Figure 1. (a) GPS signal propagation and scattering geometries for ocean surface bistatic quasi-specular scatterometry. (b) Spatial distribution of the ocean surface scattering measured by the UK-DMC-1 demonstration spaceborne mission – referred to as the Delay Doppler Map (DDM) (Gleason 2007).

Figure 1. (a) GPS signal propagation and scattering geometries for ocean surface bistatic quasi-specular scatterometry. (b) Spatial distribution of the ocean surface scattering measured by the UK-DMC-1 demonstration spaceborne mission – referred to as the Delay Doppler Map (DDM) (Gleason 2007).

Measurement Methodology
The measurement methodology to be employed by CYGNSS will rely on the characterization of the signal propagation from the existing constellation of global positioning system (GPS) satellites located at approximately 20,000 km above the Earth’s surface, as well as on the nature of the scattering of these signals by the ocean surface.
Figure 1a illustrates the propagation and scattering geometries associated with the GNSS approach to ocean surface scatterometry. The direct GPS signal provides a coherent reference for the coded GPS transmit signal. It is acquired by a right-hand circular polarized (RHCP) receive antenna on the zenith side of the spacecraft. The quasi-specular forward scattered signal from the ocean surface is received by a downward looking, left-hand circular polarized (LHCP) antenna on the nadir side of the spacecraft. The scattered signal contains detailed information about ocean roughness statistics, from which local wind speed can be derived (Zavorotny and Voronovich 2000). During the processing of CYGNSS data, a scattering cross-section image such as that produced by the UK-DMC-1 demonstration spaceborne mission (shown in Fig. 1b) will be generated. Variable lag correlation and Doppler shift, the two coordinates of the image, enable the spatial distribution of the scattering cross section to be resolved (Gleason et al. 2005, Gleason 2007). This type of scattering image is referred to as a Delay Doppler Map (DDM). Estimation of the ocean surface roughness and near-surface wind speed is possible from two properties of the DDM. The maximum scattering cross-section (the dark red region in Fig. 1b) can be related to roughness and wind speed. This requires absolute calibration of the DDM. Wind speed can also be estimated from a relatively calibrated DDM by the shape of the scattering arc (the red and yellow regions in Fig. 1b). The arc represents the departure of the actual bi-static scattering from the purely specular case (a perfectly flat ocean surface), which appears in the DDM as a single point scatterer. The latter approach imposes more relaxed requirements on instrument calibration and stability than does the former. However, given that the latter approach derives its wind speed estimate from a wider region of the ocean surface, the approach necessarily has poorer spatial resolution. Development of wind speed retrieval algorithms from DDMs is an active area of research (Gleason 2007, Clarizia et al. 2014).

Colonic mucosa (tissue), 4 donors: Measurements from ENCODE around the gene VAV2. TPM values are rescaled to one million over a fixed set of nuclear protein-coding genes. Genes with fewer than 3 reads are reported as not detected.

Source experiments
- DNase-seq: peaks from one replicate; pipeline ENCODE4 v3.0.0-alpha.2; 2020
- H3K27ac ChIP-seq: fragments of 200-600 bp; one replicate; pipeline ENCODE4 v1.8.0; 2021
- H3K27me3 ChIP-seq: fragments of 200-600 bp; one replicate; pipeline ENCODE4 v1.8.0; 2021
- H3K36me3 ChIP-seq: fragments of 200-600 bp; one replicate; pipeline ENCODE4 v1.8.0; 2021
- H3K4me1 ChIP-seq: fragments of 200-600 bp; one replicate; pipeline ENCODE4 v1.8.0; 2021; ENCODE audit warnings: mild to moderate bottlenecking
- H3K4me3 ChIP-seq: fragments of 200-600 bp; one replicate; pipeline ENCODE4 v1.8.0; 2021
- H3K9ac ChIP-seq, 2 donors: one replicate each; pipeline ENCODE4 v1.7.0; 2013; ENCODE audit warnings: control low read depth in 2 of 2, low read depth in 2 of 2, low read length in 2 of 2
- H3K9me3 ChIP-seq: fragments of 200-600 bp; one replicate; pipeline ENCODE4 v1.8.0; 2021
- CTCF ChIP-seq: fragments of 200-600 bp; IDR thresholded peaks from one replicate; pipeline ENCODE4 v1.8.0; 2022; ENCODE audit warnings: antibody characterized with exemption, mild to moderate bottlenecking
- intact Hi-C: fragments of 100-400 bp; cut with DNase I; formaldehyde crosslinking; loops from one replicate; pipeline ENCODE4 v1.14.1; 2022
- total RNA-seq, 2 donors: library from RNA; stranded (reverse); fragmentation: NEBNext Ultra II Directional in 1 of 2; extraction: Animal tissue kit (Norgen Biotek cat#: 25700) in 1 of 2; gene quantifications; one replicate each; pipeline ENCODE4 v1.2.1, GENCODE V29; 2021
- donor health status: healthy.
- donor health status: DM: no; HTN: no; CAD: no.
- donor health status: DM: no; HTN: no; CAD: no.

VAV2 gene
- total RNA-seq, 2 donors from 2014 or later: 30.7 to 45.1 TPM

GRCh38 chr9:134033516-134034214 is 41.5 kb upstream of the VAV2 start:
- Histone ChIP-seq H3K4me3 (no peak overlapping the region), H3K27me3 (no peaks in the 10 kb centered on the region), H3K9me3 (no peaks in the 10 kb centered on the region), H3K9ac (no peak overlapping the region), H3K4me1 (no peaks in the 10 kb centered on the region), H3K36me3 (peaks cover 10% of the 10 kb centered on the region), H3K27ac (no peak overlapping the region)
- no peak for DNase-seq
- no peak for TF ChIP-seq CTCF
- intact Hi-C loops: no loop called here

Mission Design
Microsatellite Observatories
Figure 2. The eight CYGNSS Observatories will orbit at an inclination of 35 degrees and are each capable of measuring four simultaneous reflections, resulting in 32 wind measurements per second across the globe. Ground tracks for 90 minutes (left) and for a full day (right) of wind samples are shown above. The number of CYGNSS Observatories, their orbit altitudes and inclinations, and the alignment of the antennas, will be optimized to provide unprecedented high temporal-resolution wind field imagery of TC genesis, intensification and decay.

Figure 2. The eight CYGNSS Observatories will orbit at an inclination of 35 degrees and are each capable of measuring four simultaneous reflections, resulting in 32 wind measurements per second across the globe. Ground tracks for 90 minutes (left) and for a full day (right) of wind samples are shown above. The number of CYGNSS Observatories, their orbit altitudes and inclinations, and the alignment of the antennas, will be optimized to provide unprecedented high temporal-resolution wind field imagery of TC genesis, intensification and decay. Image Credit: Southwest Research Institute.

The CYGNSS mission will employ a constellation of eight microsatellite Observatories in LEO (approximately 500 km above the surface of the Earth). Each CYGNSS Observatory will consist of a microsatellite platform hosting a GPS receiver modified to measure surface reflected signals. Similar GPS-based instruments have been demonstrated on both airborne and spaceborne platforms to retrieve wind speeds as high as 60 meters per second (a Category 4 hurricane) through all levels of precipitation, including the intense levels experienced in a TC eyewall (Katzberg et al. 2001).
Each observatory simultaneously tracks scattered signals from up to four independent transmitters in the operational GPS network. The number of Observatories and orbit inclination are chosen to optimize the TC sampling properties. As shown in Fig. 2, the result is a dense cross-hatch of sample points on the ground that cover the critical latitude band between ±35 degrees.
GPS Reflectometry and UK-DMC
For some years, GPS receivers have been used to provide position, velocity and time knowledge to satellite platforms in LEO in a similar way to ground-based satellite navigation receivers. In addition to navigation, GPS signals have also been increasingly used for remote sensing. Signals at L-band with a 2-20 megahertz bandwidth are being broadcast globally from a 20,000 km altitude and can be used to measure, amongst other things, tectonic plate motion and ionospheric and tropospheric parameters. Furthermore, signals from other GNSS are becoming available, and there will soon be more than 120 signal sources in space.